I’m a dean of a college whose largest graduate program is the Master of LIS (MLIS). I agree with Dr. Leetaru. We need more people trained in LIS topics working with engineers and data scientists in both the public and private sectors. But, I question a claim he makes later in his article:
Sadly, however, as Library and Information Science schools have undergone a wave of rebrandings over the past decade into “iSchools,” this emphasis on data minimization and privacy, use and users of information, community informatics, civil liberties and the human dimension of informational creation and consumption has been steadily eroded in favor of the same harvesting, hoarding, mining and manipulation that were once the exclusive domain of computer science programs.
Our college became an iSchool over a decade ago. There are more than 100 colleges and departments worldwide that identify as iSchools and belong to the iSchools organization. There is considerable diversity among iSchools and the programs that they offer, and it is hard to make generalizations; indeed, not all iSchools came from LIS schools. Some have had an erosion in the interests that Dr. Leetaru mentions, but many have not – including ours. Instead, we have become multidisciplinary, bringing in computer scientists and engineers, sociologists and psychologists, ethnographers and human-computer interaction designers to address the exact problems that Dr. Leetaru points to in his article. We have not run away from LIS values he emphasizes as being needed, but rather broadened the application of them through our educational programs and our research.
Here are two examples from my college. One large NSF-funded project, called PERVADE, studies how diverse stakeholders (big data researchers, platforms, regulators, and user communities) understand their ethical obligations and choices, and how their decisions impact data system design and use. They have many goals, including developing implementable and sustainable best practices for research ethics. This project is made up of researchers from many communities, including archivists, computer scientists, and socio-technical designers. Another project, called Morphic, focuses on providing ICT access to people facing barriers to the use of computers due to disability, literacy, digital literacy or age. They are already deploying prototype technology, including at my university’s library. A major concern of the project is protecting the privacy of the people using the technology in terms of their disabilities. They have turned down corporate sponsorship because they will not share information about their users with companies, and are even setting up an external Data Ethics Council to oversee privacy after Morphic leaves the University. The Morphic researchers come from accessibility engineering, biomedical and health informatics, computer science, and HCI.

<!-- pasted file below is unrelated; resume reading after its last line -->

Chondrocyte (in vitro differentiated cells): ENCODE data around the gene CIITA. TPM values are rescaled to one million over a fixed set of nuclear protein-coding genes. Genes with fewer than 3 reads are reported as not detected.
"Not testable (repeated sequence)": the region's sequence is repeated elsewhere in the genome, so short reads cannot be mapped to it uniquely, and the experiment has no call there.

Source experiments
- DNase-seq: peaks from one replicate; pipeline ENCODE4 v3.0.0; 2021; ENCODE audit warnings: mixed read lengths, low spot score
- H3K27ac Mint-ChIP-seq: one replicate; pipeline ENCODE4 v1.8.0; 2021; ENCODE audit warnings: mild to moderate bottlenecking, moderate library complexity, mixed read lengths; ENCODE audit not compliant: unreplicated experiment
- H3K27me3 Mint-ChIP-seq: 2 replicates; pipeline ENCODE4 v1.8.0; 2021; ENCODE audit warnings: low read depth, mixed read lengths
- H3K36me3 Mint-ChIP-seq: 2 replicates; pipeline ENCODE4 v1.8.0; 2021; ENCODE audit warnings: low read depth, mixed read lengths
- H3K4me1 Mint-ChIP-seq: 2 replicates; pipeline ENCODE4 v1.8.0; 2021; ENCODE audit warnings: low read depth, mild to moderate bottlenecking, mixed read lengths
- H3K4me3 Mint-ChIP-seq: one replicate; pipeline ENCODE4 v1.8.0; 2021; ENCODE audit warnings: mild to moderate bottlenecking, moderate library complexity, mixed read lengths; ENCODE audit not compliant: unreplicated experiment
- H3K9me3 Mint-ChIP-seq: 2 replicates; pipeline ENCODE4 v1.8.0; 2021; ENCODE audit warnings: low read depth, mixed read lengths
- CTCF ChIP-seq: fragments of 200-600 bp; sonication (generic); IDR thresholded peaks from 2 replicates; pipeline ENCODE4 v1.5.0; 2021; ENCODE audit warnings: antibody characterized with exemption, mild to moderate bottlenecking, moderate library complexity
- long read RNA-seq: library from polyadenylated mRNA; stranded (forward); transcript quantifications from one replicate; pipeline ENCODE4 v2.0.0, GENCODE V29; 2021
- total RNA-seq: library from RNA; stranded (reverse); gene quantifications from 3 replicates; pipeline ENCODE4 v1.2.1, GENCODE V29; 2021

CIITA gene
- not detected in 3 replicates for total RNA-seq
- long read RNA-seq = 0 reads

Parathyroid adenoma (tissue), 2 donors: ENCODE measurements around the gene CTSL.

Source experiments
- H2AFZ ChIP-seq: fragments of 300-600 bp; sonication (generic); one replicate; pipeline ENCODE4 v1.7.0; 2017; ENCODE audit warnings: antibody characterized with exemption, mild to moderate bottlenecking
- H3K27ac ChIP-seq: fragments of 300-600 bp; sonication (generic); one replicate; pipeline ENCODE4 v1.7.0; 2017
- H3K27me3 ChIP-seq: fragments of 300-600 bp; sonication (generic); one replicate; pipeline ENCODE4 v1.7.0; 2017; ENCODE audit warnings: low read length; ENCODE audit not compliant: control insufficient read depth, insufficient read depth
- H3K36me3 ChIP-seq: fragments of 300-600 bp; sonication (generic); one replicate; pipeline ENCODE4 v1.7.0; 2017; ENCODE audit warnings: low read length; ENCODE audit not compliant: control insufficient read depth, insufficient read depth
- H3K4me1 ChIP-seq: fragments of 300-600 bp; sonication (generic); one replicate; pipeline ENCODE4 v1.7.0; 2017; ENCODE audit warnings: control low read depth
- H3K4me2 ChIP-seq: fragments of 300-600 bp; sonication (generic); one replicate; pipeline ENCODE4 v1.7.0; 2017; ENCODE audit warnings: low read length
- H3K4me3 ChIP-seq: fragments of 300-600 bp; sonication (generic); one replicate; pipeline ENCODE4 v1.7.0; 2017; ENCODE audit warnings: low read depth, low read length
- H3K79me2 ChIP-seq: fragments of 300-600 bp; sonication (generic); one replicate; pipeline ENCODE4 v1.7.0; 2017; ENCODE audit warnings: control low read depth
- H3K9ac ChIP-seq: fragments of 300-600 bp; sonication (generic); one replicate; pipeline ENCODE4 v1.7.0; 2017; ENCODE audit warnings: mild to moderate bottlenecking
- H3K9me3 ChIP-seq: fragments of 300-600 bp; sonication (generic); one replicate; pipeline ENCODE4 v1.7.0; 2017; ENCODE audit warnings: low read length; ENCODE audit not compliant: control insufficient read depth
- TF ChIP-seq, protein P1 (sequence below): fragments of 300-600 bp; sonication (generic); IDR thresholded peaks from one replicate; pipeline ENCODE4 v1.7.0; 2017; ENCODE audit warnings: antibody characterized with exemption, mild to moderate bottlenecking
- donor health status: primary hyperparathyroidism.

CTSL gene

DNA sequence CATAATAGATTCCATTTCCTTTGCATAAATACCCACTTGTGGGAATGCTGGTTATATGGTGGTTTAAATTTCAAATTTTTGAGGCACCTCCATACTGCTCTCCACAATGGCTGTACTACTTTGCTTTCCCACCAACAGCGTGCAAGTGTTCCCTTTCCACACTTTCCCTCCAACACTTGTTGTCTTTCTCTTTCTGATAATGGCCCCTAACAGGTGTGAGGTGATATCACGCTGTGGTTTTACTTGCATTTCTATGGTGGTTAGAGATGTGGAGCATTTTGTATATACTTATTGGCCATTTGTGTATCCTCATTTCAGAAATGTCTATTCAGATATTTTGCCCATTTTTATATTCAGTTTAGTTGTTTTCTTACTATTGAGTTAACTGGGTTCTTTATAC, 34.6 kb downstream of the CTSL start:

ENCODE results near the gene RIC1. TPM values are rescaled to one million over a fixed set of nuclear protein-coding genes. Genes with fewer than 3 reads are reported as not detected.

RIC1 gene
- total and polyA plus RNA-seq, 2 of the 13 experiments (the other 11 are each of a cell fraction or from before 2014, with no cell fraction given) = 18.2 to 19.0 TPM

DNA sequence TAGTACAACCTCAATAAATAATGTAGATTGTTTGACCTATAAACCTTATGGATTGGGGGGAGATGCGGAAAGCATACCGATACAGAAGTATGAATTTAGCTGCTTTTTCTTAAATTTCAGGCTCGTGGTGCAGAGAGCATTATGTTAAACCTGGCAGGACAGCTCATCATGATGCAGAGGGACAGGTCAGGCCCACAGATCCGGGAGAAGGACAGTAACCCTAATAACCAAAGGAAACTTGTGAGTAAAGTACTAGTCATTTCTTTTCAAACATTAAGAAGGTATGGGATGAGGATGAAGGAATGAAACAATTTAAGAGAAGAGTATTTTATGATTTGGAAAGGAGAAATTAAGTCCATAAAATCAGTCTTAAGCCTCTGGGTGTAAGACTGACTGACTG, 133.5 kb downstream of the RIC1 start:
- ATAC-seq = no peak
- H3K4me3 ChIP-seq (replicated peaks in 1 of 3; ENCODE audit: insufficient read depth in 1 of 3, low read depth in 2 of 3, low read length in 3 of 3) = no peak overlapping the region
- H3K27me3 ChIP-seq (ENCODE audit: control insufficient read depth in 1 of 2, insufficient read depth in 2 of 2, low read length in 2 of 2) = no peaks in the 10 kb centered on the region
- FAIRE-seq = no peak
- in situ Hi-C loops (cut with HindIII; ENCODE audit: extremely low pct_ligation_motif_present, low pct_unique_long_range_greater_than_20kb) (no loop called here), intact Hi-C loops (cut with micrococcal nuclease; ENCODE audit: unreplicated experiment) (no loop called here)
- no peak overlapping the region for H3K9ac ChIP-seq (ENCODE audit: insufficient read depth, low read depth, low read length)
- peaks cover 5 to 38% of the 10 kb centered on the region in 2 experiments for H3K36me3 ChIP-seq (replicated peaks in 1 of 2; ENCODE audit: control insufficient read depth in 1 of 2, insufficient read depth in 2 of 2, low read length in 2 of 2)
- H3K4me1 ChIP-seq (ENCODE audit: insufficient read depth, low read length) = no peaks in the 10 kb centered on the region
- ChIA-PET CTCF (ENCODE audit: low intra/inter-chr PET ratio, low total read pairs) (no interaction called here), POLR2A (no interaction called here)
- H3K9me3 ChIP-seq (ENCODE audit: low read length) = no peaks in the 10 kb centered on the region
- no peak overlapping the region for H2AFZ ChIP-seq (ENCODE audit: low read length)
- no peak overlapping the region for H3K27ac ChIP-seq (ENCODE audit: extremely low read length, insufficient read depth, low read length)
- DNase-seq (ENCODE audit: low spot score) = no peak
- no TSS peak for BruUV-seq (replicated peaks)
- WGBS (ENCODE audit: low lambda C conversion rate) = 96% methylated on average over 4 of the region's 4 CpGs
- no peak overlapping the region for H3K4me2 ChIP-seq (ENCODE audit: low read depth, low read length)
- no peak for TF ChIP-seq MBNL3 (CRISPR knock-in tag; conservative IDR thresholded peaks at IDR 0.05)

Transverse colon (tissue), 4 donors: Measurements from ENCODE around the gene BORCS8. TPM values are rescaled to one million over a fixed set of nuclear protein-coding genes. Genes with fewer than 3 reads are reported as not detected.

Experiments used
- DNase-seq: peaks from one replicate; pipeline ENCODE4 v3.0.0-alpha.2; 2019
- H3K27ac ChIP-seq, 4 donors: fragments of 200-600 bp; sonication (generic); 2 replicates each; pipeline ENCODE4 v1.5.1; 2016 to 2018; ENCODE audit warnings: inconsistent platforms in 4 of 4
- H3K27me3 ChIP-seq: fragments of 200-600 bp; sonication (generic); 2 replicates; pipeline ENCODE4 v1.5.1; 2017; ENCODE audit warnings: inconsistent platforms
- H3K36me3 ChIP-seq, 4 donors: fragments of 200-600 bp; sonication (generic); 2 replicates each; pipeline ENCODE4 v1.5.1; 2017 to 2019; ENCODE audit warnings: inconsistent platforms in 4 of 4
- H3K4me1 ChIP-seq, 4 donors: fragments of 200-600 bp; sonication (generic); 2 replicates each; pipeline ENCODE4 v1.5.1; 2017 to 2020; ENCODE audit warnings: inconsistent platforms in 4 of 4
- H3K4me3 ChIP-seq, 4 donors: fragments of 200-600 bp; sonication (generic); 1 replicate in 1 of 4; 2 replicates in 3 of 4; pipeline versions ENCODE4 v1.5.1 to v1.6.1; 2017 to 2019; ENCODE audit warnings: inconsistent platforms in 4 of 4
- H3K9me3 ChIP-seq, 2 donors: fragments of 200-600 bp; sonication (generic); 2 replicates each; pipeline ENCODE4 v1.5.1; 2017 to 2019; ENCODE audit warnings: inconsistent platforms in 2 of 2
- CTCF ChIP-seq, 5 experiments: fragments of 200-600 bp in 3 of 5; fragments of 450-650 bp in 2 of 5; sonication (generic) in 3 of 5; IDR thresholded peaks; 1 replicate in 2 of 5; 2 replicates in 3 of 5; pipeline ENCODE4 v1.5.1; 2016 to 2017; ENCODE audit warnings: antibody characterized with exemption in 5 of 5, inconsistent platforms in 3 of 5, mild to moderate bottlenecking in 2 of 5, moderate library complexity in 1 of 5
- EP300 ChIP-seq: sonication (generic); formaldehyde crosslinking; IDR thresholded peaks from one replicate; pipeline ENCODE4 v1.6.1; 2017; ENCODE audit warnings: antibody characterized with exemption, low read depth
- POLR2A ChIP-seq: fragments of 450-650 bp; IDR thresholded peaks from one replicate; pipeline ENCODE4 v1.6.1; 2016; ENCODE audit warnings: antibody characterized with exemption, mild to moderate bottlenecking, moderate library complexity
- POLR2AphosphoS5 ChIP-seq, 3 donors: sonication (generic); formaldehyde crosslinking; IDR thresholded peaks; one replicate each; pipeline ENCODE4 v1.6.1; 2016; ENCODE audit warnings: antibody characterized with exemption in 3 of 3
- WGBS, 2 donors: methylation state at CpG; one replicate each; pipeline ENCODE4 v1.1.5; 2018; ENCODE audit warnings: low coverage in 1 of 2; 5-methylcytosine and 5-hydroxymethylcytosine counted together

The skills and values taught by LIS programs are even more sharply needed now that information is becoming ever more deeply embedded in our lives. We badly need to bring engineers and computer scientists together with LIS-trained experts to work together. That is what our iSchool, and others like ours, do. We are the library and information science schools for the information age.
Image: Carla Hayden, Librarian of Congress, speaking at the 2019 iSchools' iConference. (Image by Craig Taylor / University of Maryland)
The deadline for iConference 2020 full research papers and short research papers is Sept. 16, 2019. This means that, as of press time, authors now have three weeks to finalize and submit their research findings. Papers accepted for presentation at iConference 2020 will be published in Springer’s Lecture Notes in Computer Science.